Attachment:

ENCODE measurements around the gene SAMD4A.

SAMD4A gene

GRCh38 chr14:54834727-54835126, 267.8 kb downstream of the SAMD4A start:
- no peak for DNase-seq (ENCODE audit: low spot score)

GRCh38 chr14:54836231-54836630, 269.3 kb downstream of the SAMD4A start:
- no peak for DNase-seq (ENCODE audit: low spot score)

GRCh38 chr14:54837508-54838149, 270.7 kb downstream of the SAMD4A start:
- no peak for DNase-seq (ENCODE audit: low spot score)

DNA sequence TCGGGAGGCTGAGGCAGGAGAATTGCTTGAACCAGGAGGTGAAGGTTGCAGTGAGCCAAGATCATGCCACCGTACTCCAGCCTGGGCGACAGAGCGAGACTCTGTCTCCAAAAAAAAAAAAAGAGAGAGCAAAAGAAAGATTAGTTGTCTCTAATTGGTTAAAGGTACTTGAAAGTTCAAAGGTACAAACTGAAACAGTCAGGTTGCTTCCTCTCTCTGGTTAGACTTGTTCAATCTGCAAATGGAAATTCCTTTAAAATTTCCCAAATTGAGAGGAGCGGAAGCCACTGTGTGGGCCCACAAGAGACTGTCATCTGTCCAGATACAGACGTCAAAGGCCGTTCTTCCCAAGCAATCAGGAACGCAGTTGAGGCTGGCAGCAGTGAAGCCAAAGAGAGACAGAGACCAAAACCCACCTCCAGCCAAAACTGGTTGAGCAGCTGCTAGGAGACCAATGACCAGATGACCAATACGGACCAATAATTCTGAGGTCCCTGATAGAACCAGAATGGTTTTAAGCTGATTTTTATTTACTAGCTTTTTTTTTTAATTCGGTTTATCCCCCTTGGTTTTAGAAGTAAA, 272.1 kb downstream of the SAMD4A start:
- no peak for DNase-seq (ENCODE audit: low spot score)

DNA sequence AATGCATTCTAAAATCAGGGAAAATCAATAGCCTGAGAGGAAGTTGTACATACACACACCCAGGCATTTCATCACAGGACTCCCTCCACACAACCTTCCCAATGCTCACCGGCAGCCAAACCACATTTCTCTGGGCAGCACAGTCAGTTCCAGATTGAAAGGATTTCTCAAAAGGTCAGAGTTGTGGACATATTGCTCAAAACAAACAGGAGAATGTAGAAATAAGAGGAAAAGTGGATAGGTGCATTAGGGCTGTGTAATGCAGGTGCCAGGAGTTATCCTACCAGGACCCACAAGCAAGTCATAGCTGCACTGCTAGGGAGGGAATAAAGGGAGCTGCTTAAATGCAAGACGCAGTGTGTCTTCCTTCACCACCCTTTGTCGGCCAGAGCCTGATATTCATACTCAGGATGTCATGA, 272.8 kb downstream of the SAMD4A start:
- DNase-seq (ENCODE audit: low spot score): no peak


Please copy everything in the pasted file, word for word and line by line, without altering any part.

ENCODE measurements around the gene SAMD4A.

SAMD4A gene

GRCh38 chr14:54834727-54835126, 267.8 kb downstream of the SAMD4A start:
- no peak for DNase-seq (ENCODE audit: low spot score)

GRCh38 chr14:54836231-54836630, 269.3 kb downstream of the SAMD4A start:
- no peak for DNase-seq (ENCODE audit: low spot score)

GRCh38 chr14:54837508-54838149, 270.7 kb downstream of the SAMD4A start:
- no peak for DNase-seq (ENCODE audit: low spot score)

DNA sequence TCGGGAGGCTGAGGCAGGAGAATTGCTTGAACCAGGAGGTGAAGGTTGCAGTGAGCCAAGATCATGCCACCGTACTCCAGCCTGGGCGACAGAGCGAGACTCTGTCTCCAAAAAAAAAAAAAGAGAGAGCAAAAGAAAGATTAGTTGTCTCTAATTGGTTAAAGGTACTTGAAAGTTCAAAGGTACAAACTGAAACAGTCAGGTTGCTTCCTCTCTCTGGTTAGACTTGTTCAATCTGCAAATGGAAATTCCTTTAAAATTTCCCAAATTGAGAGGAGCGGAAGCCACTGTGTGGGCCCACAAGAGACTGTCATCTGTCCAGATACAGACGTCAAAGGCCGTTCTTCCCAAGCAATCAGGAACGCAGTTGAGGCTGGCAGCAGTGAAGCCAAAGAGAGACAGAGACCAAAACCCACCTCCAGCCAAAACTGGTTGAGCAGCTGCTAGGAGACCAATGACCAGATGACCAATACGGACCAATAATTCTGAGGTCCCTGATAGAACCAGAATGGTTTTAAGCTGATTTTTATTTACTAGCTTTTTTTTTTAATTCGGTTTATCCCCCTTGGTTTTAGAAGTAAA, 272.1 kb downstream of the SAMD4A start:
- no peak for DNase-seq (ENCODE audit: low spot score)

DNA sequence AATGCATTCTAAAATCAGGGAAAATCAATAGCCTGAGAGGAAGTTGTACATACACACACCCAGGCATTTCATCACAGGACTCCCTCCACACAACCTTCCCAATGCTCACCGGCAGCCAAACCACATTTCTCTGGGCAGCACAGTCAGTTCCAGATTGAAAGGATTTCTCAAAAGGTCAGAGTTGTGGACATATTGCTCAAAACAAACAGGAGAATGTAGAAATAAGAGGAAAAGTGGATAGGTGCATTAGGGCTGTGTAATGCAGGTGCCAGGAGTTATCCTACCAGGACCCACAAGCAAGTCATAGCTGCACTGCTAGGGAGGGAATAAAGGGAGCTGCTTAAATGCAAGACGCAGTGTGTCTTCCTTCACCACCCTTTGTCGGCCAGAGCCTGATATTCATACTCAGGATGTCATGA, 272.8 kb downstream of the SAMD4A start:
- DNase-seq (ENCODE audit: low spot score): no peak